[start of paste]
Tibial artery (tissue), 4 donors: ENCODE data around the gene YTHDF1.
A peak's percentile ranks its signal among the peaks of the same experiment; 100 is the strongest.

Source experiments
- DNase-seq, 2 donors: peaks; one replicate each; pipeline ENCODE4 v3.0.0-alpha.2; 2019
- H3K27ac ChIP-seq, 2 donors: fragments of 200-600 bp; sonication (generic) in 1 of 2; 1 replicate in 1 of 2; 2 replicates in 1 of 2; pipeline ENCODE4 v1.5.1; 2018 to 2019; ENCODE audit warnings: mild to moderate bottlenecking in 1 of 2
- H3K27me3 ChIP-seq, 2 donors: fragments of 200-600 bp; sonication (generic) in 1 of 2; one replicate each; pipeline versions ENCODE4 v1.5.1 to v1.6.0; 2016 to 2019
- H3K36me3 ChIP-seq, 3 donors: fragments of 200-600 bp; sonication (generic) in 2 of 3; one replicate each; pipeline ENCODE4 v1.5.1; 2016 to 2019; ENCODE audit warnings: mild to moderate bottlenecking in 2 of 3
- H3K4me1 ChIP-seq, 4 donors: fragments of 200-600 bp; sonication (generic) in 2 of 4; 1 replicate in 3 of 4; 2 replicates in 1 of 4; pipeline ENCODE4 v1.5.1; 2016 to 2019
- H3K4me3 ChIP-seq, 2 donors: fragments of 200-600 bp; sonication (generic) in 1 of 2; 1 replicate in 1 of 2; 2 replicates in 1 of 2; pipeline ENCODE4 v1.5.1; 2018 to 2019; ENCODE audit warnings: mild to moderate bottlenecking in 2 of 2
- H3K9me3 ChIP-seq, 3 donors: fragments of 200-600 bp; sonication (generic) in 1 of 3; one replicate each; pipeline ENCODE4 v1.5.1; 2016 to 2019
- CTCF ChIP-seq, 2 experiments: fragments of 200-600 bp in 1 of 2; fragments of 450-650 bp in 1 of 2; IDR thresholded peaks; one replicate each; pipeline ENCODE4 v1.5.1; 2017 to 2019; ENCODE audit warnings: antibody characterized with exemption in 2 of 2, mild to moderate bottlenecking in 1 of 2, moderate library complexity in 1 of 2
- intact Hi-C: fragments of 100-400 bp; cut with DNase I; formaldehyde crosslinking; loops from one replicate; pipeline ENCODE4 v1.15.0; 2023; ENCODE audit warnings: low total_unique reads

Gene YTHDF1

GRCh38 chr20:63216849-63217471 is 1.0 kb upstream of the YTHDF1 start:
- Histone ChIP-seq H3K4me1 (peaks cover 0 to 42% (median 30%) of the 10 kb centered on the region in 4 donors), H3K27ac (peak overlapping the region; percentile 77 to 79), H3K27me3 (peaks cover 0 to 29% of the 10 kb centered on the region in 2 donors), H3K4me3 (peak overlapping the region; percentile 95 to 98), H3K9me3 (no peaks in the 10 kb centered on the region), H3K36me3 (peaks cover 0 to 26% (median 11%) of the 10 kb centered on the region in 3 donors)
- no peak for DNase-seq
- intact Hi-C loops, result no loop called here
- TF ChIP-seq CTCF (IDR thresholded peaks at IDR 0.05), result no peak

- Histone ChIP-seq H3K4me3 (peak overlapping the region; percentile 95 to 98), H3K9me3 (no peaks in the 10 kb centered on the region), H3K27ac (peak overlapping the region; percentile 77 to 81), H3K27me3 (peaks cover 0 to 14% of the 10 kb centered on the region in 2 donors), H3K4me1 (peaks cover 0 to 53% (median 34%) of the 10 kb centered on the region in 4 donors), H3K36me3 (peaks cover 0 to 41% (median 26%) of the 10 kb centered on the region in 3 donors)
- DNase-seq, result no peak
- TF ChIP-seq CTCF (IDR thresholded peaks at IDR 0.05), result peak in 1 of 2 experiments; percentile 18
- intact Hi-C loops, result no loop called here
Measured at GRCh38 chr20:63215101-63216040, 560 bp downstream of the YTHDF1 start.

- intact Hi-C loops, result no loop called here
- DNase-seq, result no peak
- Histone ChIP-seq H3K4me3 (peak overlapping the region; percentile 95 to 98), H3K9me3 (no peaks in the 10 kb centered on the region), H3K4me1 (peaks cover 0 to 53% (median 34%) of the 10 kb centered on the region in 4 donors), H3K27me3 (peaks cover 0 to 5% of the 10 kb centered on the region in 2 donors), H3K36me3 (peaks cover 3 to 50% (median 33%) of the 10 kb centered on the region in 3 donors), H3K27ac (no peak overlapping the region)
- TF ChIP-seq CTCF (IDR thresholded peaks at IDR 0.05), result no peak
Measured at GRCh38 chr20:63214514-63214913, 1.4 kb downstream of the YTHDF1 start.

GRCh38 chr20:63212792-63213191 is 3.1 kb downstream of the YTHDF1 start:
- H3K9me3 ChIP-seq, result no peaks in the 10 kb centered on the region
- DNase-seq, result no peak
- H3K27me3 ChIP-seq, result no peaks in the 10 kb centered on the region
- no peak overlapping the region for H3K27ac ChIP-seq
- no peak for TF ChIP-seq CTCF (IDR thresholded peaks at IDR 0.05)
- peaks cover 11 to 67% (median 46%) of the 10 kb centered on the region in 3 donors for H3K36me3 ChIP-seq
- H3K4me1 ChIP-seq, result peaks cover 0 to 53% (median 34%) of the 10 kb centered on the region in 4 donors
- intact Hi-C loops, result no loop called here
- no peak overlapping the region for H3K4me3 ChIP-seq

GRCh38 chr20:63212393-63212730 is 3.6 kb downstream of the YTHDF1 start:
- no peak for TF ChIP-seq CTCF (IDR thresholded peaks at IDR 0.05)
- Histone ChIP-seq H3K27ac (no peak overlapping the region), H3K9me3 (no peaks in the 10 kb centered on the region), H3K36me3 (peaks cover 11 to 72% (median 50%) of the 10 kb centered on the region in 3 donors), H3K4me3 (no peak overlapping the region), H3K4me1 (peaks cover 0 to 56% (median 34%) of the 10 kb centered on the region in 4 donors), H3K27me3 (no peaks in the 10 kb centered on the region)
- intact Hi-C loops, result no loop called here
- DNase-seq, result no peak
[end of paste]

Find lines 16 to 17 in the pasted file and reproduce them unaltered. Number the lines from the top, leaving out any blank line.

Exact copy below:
- no peak for DNase-seq
- intact Hi-C loops, result no loop called here